Despite his avuncular and occasionally absent-minded persona, Paisley was utterly ruthless when it came to dropping players, easing them in after time spent in the reserves, or selling them when their ’legs had gone’. He was wary of fancy football language, no ‘false nines’ or ‘trequartistas’ for Paisley, even if Dalglish arguably played as one, and he kept his tactical instructions to a minimum. He preferred players who could think for themselves. This has perhaps led to a reputation that he was no great tactician – Jonathan Wilson barely mentions him in his masterful history of football tactics, Inverting the Pyramid for example – but this is somewhat unfair. His preference for defenders who could play the ball out from the back, an emphasis on possession-based football and attacking width from the full backs rather than wingers all seem very contemporary. His 1978-9 team which won the league scoring 85 goals and conceding only 16 was one of the best combinations of rigorous defence and attacking flair ever seen in this country.

Paisley’s biggest weakness was his communication style. He was softly spoken with a strong accent and an occasional tendency to forgetfulness and malapropisms. This would sometimes cause mirth and exasperation in his players but he was helped by the forceful personas of his boot room lieutenants such as Ronnie Moran, Joe Fagan and the opposition scout Tom Saunders. His innate shyness made dealing with the press difficult and he tended to rely on the same trusted journalists. He did though possess a sharp footballing brain and an understated wit. After Alan Kennedy had a terrible game, he was greeted by Paisley in the dressing room, saying ‘They shot the wrong Kennedy!’

He was a genuinely humble man with no pretensions, who often picked up new signings in his own car wearing an old cardigan and slippers. Despite despite being unafraid of making tough decisions on his own, he also generously listened to, and frequently took on board, the opinions of those close to him. One of the real strengths of Herbert’s book is in discussing the collective manner in which Liverpool was run. The club’s chairman John Smith and secretary Peter Robinson played a key role in securing the players that Paisley wanted. But it was the club’s fabled boot room, a sanctuary – players were not allowed in – that was at the heart of the collective approach to management. The regular meetings there of Paisley, Moran, Fagan, Saunders and Roy Evans made it into a think tank for assessment of tactics and the players of both Liverpool and their opponents. In the days before Opta and Prozone, notebooks were filled with details of players’ performances and strengths and weaknesses. Opposition managers would be invited for a drink after the game and while supping their beer or whisky would be subtly pumped for any information that could be used to Liverpool’s advantage. Herbert recounts that former Watford owner Elton John was once invited into the hallowed space but his request for a ‘pink gin’ was met with a can of beer.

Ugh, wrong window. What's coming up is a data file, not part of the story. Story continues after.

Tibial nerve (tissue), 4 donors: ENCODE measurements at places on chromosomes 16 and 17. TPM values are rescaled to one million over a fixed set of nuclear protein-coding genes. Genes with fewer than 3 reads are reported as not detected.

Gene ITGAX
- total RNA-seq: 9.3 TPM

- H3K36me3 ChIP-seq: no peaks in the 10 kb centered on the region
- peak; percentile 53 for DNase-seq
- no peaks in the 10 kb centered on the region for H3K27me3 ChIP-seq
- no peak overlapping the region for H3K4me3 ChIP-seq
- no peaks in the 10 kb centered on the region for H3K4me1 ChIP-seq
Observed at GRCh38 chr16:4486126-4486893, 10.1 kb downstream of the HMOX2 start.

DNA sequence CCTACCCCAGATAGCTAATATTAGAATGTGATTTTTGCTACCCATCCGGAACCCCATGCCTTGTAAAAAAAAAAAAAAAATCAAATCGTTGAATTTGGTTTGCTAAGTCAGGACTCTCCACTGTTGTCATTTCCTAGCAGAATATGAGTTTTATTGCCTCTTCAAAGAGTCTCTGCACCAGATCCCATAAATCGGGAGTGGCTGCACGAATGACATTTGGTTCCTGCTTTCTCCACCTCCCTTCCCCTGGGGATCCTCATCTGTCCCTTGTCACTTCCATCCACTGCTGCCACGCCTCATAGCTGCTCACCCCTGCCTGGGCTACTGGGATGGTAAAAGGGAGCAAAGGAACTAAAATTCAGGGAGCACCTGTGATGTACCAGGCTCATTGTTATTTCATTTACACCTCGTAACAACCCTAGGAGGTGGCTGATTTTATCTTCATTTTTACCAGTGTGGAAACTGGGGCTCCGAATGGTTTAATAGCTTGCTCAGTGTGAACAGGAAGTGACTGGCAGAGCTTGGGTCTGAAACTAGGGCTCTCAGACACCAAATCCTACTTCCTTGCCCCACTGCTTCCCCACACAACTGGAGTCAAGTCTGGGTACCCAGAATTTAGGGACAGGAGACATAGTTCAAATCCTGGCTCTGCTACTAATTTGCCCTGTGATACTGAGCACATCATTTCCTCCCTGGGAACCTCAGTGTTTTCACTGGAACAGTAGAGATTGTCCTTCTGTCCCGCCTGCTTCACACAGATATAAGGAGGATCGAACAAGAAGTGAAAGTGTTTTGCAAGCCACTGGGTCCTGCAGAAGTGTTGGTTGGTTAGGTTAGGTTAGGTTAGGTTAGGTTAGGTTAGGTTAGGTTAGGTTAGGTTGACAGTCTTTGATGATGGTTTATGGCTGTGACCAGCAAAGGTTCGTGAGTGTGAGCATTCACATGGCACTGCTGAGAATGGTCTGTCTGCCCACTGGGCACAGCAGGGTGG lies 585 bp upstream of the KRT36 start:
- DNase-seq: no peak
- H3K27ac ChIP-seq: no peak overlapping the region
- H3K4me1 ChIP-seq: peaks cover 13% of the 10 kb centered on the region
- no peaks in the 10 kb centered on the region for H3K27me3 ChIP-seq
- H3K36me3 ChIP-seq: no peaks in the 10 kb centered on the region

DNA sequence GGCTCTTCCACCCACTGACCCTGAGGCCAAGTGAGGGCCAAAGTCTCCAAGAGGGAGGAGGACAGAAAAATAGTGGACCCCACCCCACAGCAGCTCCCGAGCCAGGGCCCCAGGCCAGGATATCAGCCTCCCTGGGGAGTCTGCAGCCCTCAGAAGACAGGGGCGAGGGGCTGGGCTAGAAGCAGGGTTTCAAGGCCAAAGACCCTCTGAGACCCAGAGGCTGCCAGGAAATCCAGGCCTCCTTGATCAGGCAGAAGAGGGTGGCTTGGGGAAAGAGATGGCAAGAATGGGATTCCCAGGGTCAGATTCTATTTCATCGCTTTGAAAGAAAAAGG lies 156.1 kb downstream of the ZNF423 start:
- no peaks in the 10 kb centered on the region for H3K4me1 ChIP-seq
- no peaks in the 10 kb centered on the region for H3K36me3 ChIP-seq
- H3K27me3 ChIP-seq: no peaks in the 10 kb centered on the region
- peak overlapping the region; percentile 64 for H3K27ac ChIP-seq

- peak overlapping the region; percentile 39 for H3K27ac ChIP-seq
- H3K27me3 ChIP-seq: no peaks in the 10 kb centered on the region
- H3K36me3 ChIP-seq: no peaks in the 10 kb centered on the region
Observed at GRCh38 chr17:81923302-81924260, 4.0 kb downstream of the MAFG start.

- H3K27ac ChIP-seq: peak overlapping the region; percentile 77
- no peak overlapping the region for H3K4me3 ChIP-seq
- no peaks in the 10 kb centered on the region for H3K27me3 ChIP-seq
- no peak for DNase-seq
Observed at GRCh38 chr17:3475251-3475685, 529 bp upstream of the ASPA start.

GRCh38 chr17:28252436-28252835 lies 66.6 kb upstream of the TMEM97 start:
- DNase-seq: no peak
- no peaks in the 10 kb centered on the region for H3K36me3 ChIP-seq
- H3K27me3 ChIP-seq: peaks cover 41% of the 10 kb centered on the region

For modern readers, the book’s reminders of the 70s and 80s provide some amusement as well as relief that times have moved on. The rivalry with Brian Clough’s Nottingham Forest is explored well. The author also mentions the heavy drinking culture among the Liverpool players as well as the widespread gambling (Paisley himself was almost as obsessed with horse racing as football) and the macho ‘banter’ which tolerated no weakness and could be cruel to the young and the shy. He also touches on the racism among some older players towards the club’s first black player, Howard Gayle.

Herbert, a former Liverpool Daily Post and Independent reporter, has researched his subject with impressive diligence. There are dozens of biographies listed in the bibliography and he has also carried out interviews with many of Paisley’s former players and contemporaries. Paisley’s family have also contributed so that we get to see recollections of the man as well as the manager; including the revealing sight of Bob’s handwritten diary from a trip to the USA in 1946.

This book is a must read for LFC fans of a certain age who remember the events described and revere ‘Sir Bob’ but it also has much to inform and delight younger fans and those of other clubs. In providing the fullest picture yet of this ‘quiet genius’, Herbert has written a valuable addition to the short shelf of essential football biographies.

Craig Fowlie (Craig can be followed on Twitter at @socscipublisher)

The Two Unfortunates
The non-partisan website with an eye on the Football League